Healthy Materials Lab

at Parsons School of Design, New York, 10011 United States

The Healthy Materials Lab formed to build healthier lives for all people through the dramatic reduction of toxins in the building industry.

Healthy Materials Lab
Parsons School of Design
New York , NY 10011
United States
Contact Phone
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General Info

The Healthy Materials Lab formed to build healthier lives for all people through the dramatic reduction of toxins in the building industry. This initiative aims to transform the way that building products are manufactured, eliminate avoidable toxics and support the creation of new materials. Through optimizing the health and transparency of building materials in the entire supply chain, the lives of all people will become healthier. The first project of the Lab is The Healthy Affordable Materials Project. This project will improve the lives of residents living in affordable housing by dramatically reducing the use of toxins in the building product supply chain. Reducing the use of toxic chemicals in the home, on construction sites and in the emissions from manufacturing facilities directly contributes to creating healthy and resilient communities. This innovative collaboration between The New School and the Healthy Building Network combines the experienced leadership in toxic reduction strategies from the Healthy Building Network with the administrative design and research competencies of Parsons School of Design. Together with the Health Product Declaration Collaborative and the Green Science Policy Institute, the Healthy Affordable Materials Project is positioned to create radical change in the building sector to improve human health. Healthier homes will positively transform the lives of families living in poverty, to pursue healthier and more successful lives.

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Generated summary (experimental)

Most recent testing has shown the largest health-related concern to be potential impacts on the brains, behavior, and prostate glands of fetuses, infants, and small children so most health organizations advise against the use of BPA for baby bottles and related products.
Epoxy resins are used to coat the inside of metal products, such as food cans, bottle tops and water supply lines.
Exposure to bisphenols is a concern because of possible health effects to the brain, behavior and prostate gland of fetuses, infants and children.
In addition, dioxins are highly persistent in the environment.
and irritation of the upper respiratory tract.
Chlorobenzene is broken down by sun and bacteria in the environment and does not accumulate in the food chain.
In addition, dioxins are highly persistent in the environment.
endocrine disruptors A substance that mimics, blocks, or interferes with hormones and their production, metabolism, and excretion causing malfunction of the endocrine system which can lead to malfunction of the reproductive, nervous, and immune systems.
The three basic pathways are inhalation (contaminants are taken into the lungs), ingestion (contaminants are swallowed) and direct (external) exposure (contaminants cause damage from outside the body).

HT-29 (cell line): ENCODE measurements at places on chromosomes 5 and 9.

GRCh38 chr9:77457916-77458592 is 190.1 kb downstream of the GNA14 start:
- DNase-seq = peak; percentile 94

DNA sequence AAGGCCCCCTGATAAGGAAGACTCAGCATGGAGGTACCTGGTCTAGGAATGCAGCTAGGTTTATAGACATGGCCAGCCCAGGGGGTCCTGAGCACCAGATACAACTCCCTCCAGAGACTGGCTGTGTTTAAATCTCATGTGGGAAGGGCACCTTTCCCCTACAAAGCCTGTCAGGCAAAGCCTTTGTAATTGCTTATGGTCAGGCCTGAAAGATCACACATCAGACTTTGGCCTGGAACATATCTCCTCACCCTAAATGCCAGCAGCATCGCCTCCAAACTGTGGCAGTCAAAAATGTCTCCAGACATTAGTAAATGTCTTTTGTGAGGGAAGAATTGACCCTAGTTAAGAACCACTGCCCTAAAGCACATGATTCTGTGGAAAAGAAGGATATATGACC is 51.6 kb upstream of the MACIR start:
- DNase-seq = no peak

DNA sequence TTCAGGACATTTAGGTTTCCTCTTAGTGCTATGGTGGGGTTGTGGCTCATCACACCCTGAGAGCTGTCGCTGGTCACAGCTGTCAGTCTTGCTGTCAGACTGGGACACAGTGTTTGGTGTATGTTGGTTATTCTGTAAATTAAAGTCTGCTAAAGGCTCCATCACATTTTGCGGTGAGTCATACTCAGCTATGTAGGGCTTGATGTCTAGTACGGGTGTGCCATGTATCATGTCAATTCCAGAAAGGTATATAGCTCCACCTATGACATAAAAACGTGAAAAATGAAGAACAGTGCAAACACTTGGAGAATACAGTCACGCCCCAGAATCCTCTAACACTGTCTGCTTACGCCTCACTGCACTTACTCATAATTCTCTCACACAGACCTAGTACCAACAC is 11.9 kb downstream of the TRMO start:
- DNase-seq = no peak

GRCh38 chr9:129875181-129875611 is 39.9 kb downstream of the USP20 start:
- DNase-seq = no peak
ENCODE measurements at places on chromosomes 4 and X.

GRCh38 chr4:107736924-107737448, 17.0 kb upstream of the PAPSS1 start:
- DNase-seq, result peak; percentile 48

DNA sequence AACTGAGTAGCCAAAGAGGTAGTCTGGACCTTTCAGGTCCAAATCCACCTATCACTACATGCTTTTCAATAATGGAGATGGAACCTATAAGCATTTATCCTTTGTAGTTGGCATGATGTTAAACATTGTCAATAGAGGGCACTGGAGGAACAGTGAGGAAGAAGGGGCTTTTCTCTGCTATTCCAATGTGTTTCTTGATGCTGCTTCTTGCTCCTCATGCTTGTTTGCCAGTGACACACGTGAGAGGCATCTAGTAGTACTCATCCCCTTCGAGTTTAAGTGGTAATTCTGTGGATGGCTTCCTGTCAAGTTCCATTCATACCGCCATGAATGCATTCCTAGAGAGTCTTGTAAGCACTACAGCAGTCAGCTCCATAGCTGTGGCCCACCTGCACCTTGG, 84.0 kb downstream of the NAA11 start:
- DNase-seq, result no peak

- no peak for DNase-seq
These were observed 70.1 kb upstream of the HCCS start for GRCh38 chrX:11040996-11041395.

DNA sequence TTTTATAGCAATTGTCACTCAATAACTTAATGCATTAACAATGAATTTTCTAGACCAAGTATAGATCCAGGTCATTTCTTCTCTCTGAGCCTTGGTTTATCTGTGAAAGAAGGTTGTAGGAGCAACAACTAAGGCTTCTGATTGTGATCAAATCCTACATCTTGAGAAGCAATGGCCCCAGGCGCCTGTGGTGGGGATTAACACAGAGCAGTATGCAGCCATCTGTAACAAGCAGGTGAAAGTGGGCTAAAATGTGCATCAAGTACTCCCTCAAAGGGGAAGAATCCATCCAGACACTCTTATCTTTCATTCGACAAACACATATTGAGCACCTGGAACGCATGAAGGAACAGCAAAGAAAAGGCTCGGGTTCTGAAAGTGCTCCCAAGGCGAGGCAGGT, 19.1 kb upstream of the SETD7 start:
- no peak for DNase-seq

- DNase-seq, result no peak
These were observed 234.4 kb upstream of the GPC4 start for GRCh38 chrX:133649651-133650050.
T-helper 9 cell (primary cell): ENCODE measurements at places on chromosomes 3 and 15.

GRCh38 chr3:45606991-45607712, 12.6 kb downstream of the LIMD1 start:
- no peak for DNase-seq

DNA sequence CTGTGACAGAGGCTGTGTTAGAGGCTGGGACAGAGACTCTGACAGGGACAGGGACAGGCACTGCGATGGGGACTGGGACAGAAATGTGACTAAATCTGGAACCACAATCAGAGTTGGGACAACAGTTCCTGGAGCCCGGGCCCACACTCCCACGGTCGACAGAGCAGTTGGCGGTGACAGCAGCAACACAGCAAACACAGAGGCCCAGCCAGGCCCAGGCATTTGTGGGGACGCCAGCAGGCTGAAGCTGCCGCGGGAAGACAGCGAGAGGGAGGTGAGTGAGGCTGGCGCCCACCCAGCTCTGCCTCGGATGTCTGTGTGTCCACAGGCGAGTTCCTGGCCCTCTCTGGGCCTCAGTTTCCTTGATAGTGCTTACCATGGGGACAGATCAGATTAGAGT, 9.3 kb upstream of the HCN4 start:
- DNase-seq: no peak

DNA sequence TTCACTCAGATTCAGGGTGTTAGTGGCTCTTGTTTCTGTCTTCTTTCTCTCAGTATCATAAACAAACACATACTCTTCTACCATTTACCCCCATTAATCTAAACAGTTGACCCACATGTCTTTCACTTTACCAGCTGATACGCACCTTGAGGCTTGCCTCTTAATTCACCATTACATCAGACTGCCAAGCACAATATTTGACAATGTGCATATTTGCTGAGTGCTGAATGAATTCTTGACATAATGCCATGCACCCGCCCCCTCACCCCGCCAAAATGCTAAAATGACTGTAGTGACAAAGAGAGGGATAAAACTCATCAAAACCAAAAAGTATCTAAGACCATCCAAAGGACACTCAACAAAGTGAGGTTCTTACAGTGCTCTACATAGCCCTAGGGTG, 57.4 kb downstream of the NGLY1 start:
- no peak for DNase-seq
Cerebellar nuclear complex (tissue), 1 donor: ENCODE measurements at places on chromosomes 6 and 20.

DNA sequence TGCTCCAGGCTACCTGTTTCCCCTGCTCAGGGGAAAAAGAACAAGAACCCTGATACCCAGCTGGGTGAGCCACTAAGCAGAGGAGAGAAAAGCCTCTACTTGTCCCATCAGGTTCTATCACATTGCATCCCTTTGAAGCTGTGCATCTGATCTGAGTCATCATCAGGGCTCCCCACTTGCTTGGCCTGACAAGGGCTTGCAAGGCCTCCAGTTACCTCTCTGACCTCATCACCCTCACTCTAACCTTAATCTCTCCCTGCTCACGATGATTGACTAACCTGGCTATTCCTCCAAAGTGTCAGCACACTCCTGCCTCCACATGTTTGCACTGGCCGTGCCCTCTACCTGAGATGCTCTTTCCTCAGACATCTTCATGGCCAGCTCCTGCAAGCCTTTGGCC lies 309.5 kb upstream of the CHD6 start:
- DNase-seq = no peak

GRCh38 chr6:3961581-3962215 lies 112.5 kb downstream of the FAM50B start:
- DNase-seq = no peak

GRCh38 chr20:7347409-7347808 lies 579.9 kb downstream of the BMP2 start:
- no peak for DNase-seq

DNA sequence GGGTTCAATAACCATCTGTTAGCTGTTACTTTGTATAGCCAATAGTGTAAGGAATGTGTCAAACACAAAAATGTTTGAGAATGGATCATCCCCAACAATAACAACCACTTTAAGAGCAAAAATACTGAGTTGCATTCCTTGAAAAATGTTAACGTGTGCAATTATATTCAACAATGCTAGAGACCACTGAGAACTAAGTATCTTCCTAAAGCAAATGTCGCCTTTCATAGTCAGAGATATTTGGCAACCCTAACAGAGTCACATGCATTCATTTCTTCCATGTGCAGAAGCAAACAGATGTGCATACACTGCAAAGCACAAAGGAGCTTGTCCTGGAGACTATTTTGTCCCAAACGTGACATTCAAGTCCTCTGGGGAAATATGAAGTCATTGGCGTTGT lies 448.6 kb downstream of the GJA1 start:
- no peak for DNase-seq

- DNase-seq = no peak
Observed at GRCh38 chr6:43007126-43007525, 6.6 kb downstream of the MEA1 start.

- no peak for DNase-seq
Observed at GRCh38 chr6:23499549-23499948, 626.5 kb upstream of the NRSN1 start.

HFRs are persistent bioaccumulative toxins, meaning that they accumulate in organisms and the broader environment, often reaching alarmingly high concentrations as they travel up the food chain.
According to USEPA, the depletion of the Earth’s protective ozone layer is responsible for an increased incidence of skin cancer, cataracts, impairment of human immune systems, and damage to wildlife.
It may originate from the starting materials or be the result of secondary or incomplete reactions during the manufacturing process.
Lead exposure is correlated with decreased IQ and delayed learning in children; scientific research has identified no safe level of lead exposure, and effects are irreversible.
The most common findings from human epidemiology studies link PFAS to increased cholesterol levels, low infant birth rates, immunological problems, cancer, and thyroid hormone disruption.
Phthalates can seep out of these products, and studies have shown that phthalates can disrupt the endocrine system, which is the body’s system of regulating hormones.
The manufacture and disposal of PVC can result in the production of dioxins and disposal phases.
Dioxins, specifically TCDD, accumulate in human and animal tissue and are associated with immune system impairment, damage to developing nervous systems, and damage to the endocrine and reproductive systems.
The program is designed to promote the development of supportive housing and supportive services, including innovative approaches to assist homeless persons in the transition from homelessness, and to promote the provision of supportive housing to homeless persons to enable them to live as independently as possible.
On-site wet applied products (paints, adhesives, and sealants) are of particular concern because they can directly impact the health of installers who may not be using breathing or dermal protection, unlike in-factory wet applied materials that are (usually) applied with worker and environmental protections in place.